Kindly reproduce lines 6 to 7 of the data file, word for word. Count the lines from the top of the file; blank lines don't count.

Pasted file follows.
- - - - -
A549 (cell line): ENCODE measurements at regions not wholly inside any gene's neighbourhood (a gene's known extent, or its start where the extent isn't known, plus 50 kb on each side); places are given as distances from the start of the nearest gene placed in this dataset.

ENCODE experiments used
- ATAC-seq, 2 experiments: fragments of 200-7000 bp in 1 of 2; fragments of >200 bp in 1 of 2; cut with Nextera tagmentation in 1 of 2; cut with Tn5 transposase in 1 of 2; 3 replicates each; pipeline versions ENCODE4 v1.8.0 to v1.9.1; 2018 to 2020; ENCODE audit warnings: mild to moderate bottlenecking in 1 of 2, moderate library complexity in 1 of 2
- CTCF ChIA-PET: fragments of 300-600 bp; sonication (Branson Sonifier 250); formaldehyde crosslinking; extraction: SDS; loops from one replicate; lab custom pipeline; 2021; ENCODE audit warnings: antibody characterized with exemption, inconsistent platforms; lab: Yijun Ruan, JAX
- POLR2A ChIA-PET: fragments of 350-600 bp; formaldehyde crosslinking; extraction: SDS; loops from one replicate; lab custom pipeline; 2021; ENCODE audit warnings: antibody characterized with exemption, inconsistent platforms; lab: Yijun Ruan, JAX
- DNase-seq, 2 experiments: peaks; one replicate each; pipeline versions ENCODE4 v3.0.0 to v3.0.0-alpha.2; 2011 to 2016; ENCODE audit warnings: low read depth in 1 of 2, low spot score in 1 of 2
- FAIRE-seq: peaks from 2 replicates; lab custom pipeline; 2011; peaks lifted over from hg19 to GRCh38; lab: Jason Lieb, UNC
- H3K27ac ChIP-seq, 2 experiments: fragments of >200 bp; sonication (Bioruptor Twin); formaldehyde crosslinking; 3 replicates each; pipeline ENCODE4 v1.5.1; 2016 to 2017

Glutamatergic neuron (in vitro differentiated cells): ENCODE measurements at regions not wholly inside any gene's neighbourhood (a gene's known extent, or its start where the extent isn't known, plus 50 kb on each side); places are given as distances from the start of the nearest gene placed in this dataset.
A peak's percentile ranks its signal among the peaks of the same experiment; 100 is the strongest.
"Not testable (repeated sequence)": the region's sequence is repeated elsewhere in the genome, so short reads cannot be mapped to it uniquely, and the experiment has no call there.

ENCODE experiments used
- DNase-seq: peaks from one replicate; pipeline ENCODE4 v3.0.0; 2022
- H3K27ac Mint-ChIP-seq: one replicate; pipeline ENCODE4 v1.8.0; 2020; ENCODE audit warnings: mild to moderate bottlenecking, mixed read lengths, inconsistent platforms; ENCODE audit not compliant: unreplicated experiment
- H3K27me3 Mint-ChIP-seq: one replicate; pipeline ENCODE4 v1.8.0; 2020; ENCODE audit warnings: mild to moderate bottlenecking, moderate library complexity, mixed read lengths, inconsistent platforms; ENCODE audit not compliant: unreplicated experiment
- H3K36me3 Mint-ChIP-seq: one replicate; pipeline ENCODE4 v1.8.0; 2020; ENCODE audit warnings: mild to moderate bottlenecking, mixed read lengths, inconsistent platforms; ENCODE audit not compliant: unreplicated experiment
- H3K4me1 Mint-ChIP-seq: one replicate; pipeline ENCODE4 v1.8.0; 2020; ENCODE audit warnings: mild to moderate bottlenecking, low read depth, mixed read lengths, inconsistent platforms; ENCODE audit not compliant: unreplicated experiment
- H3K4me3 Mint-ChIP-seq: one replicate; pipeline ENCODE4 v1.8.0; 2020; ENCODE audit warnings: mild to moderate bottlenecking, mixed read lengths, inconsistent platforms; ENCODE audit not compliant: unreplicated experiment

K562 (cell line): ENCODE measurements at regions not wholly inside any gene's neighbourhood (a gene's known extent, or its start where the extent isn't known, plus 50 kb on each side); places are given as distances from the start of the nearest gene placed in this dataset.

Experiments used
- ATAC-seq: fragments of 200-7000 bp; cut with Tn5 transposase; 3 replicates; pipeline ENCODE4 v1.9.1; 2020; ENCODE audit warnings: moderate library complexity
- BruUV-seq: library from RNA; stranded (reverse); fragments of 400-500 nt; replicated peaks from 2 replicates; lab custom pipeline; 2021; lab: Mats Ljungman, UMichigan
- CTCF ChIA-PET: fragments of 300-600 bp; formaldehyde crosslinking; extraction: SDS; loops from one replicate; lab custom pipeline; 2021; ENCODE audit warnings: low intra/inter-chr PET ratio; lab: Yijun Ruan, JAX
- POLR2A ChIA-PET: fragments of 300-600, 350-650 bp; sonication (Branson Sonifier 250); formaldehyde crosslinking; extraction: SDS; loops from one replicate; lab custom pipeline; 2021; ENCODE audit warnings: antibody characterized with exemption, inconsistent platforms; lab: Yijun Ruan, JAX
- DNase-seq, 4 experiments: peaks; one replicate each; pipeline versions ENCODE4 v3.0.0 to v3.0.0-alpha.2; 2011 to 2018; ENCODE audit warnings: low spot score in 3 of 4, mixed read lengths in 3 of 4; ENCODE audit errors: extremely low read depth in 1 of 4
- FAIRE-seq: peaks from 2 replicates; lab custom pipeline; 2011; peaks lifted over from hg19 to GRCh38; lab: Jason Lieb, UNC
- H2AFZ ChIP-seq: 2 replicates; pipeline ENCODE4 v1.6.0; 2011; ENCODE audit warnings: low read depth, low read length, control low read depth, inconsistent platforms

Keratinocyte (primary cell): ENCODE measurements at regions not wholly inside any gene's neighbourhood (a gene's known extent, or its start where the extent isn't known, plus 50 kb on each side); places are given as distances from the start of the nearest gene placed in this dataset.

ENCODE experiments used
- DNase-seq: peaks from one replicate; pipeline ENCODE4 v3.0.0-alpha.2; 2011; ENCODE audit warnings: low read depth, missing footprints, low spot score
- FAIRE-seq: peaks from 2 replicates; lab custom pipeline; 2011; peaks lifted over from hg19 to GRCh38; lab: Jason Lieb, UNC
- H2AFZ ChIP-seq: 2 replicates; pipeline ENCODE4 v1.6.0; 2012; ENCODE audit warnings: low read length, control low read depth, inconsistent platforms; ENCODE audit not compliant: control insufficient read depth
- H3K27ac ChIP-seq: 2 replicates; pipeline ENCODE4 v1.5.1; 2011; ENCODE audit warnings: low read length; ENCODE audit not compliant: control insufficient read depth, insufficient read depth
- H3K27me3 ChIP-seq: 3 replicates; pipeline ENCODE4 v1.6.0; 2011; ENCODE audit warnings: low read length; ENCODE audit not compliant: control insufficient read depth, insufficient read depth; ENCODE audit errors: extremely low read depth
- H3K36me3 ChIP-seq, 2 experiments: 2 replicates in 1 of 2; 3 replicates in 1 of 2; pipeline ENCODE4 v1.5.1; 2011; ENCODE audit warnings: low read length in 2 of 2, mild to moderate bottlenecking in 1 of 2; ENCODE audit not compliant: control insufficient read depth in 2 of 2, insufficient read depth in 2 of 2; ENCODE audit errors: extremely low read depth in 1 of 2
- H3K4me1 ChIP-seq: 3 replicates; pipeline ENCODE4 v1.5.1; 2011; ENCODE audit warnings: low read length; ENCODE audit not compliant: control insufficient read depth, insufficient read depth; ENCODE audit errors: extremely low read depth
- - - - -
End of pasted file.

- DNase-seq, 2 experiments: peaks; one replicate each; pipeline versions ENCODE4 v3.0.0 to v3.0.0-alpha.2; 2011 to 2016; ENCODE audit warnings: low read depth in 1 of 2, low spot score in 1 of 2
- FAIRE-seq: peaks from 2 replicates; lab custom pipeline; 2011; peaks lifted over from hg19 to GRCh38; lab: Jason Lieb, UNC